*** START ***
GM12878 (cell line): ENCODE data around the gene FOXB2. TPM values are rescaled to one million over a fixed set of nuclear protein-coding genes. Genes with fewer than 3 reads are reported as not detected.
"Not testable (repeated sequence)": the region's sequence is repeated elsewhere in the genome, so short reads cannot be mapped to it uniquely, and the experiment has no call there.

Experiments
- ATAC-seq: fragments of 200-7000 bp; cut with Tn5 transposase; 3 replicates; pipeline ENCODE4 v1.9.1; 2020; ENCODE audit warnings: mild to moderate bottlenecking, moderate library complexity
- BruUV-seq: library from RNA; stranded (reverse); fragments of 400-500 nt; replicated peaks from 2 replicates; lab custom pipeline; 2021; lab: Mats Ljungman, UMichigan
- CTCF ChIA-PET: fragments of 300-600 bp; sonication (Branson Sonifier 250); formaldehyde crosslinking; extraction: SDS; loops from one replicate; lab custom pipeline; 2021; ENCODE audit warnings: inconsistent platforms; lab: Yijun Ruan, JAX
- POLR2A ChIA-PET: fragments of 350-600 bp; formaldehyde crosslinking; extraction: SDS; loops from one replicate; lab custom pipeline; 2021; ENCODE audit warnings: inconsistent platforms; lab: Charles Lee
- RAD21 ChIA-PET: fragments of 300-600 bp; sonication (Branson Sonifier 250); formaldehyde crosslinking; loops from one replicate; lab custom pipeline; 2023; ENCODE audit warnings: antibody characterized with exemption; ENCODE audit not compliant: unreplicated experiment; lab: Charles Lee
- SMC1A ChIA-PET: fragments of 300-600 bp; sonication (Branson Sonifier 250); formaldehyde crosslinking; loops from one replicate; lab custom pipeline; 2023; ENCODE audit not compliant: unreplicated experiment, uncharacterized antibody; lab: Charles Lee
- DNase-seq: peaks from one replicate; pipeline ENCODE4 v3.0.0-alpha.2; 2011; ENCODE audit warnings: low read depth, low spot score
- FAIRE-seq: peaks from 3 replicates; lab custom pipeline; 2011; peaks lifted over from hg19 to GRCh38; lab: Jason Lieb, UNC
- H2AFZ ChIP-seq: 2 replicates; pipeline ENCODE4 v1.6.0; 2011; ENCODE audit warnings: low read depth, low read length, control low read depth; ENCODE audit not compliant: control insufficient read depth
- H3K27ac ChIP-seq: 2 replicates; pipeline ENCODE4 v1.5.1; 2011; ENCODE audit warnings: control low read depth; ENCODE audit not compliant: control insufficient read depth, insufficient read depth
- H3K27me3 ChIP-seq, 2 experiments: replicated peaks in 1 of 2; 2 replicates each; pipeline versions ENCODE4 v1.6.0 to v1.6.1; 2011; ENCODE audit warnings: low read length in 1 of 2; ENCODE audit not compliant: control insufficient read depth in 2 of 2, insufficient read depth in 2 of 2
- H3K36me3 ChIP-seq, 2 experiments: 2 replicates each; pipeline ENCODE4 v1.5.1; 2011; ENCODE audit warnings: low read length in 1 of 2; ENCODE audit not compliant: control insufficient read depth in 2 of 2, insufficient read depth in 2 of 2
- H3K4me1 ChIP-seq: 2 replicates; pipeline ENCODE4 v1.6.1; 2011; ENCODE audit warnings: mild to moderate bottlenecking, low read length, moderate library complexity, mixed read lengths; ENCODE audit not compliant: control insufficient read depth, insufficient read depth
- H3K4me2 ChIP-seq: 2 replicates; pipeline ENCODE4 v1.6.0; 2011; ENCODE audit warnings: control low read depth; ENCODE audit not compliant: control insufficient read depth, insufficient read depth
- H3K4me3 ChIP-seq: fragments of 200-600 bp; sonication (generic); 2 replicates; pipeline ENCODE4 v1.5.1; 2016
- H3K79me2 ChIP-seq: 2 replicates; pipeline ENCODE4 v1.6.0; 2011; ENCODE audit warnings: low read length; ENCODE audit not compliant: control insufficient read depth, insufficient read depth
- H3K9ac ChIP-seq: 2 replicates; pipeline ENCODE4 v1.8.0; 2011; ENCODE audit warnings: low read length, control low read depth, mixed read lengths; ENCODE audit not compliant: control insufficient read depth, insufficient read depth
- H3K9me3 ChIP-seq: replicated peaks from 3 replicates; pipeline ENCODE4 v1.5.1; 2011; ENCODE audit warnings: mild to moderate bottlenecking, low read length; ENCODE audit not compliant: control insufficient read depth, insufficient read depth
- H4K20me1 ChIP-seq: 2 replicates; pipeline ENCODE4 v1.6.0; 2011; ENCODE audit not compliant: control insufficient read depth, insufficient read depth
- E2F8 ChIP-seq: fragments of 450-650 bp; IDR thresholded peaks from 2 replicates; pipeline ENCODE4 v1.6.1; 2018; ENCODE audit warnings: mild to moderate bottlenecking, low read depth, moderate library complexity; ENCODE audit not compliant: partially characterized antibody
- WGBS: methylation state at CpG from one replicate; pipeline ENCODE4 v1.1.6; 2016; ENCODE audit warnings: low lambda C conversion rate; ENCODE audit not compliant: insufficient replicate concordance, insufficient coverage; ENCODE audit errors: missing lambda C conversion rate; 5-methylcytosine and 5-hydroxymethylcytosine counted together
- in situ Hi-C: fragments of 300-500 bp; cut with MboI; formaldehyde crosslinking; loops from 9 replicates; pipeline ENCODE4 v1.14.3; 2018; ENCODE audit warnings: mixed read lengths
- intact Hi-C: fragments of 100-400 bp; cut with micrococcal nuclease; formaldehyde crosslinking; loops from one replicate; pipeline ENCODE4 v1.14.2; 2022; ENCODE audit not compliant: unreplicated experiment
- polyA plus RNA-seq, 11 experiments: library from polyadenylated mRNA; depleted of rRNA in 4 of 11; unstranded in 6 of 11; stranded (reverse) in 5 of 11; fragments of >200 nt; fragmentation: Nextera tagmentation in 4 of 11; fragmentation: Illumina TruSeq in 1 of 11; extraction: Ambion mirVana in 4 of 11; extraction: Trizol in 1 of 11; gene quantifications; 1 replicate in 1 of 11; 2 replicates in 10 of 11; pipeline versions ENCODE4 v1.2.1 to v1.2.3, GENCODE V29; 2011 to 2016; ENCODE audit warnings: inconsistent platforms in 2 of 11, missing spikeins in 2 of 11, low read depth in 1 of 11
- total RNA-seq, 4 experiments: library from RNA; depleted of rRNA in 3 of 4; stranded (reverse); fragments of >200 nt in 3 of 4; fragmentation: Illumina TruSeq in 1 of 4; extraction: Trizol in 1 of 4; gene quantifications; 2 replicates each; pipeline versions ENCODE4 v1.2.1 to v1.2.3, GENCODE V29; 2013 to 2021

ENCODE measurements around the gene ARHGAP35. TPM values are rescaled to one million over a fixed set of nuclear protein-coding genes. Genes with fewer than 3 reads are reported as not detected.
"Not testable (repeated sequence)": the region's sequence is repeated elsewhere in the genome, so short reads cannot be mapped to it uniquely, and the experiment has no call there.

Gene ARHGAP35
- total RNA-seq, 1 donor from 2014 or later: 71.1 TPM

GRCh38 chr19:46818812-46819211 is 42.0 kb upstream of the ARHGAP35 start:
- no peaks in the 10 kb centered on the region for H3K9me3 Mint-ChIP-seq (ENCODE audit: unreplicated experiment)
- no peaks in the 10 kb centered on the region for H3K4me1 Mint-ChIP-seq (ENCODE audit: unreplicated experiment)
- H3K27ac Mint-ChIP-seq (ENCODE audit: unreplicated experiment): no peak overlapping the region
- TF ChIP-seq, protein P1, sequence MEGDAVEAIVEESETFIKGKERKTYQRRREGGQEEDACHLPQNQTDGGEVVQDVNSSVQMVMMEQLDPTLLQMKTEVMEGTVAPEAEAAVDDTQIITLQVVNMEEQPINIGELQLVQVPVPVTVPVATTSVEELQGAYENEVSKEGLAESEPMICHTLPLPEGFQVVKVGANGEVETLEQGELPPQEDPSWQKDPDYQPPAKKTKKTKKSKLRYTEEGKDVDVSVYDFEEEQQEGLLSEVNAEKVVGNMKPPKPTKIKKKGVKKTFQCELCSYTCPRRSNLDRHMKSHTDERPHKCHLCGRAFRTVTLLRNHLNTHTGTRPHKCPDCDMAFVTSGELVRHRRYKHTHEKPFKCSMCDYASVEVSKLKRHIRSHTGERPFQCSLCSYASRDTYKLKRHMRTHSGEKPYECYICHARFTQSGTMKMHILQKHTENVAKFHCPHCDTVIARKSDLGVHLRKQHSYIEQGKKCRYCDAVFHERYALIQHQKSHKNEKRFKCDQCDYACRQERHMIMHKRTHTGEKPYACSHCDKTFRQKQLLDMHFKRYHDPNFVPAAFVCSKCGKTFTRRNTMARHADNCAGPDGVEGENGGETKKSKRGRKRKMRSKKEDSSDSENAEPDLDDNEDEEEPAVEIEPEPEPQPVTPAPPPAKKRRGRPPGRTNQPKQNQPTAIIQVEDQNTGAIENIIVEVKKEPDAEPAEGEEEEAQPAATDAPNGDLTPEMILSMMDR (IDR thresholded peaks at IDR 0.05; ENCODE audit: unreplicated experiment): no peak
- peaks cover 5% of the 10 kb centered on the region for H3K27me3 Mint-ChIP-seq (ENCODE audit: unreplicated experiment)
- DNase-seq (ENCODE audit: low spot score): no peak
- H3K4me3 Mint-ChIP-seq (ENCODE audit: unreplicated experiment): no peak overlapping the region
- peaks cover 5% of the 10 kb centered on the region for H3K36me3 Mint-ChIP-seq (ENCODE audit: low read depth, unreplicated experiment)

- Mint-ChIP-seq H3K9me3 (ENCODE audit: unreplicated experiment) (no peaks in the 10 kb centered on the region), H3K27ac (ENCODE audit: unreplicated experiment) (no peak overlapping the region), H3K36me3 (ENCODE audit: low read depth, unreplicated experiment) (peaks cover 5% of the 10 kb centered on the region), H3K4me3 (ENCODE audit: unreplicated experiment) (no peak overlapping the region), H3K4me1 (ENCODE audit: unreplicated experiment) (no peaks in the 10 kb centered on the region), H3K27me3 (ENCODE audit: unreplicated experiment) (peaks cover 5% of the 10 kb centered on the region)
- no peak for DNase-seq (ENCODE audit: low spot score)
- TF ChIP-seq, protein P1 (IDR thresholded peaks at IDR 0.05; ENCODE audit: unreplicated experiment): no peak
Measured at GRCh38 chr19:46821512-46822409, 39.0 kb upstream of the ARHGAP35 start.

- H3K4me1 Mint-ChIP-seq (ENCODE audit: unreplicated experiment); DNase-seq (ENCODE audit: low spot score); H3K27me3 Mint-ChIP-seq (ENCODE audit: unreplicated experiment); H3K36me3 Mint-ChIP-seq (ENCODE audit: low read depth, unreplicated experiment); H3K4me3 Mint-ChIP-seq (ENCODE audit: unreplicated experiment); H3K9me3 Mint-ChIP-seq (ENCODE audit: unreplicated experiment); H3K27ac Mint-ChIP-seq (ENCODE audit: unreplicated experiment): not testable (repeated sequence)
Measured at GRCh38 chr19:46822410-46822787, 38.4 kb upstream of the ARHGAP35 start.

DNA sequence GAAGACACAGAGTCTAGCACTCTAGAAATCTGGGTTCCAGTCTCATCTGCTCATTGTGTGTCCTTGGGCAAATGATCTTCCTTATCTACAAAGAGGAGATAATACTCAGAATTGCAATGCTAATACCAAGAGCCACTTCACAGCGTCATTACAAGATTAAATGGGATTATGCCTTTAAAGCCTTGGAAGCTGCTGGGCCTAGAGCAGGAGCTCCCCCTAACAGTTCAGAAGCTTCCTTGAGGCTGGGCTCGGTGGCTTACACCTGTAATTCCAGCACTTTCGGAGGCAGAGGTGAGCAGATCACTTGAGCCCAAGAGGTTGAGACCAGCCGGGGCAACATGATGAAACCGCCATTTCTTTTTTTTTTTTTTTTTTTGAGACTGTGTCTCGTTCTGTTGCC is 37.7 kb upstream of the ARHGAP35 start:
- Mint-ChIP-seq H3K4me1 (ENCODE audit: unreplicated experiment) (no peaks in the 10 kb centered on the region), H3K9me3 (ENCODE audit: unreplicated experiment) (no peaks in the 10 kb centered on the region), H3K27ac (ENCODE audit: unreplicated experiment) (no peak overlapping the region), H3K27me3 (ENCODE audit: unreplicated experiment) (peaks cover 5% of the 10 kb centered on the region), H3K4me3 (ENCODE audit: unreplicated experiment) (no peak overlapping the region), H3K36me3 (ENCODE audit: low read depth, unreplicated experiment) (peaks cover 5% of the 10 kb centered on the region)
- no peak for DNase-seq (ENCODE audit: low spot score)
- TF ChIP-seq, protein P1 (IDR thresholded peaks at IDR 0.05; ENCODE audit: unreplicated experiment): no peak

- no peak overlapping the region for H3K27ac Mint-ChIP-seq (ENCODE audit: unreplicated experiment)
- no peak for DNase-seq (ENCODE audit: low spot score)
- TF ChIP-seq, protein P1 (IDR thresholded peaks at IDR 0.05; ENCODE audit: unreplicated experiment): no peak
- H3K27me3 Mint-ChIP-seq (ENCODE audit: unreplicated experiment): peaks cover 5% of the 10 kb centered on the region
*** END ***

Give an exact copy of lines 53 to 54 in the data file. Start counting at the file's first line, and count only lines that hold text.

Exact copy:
- no peak for DNase-seq (ENCODE audit: low spot score)
- TF ChIP-seq, protein P1 (IDR thresholded peaks at IDR 0.05; ENCODE audit: unreplicated experiment): no peak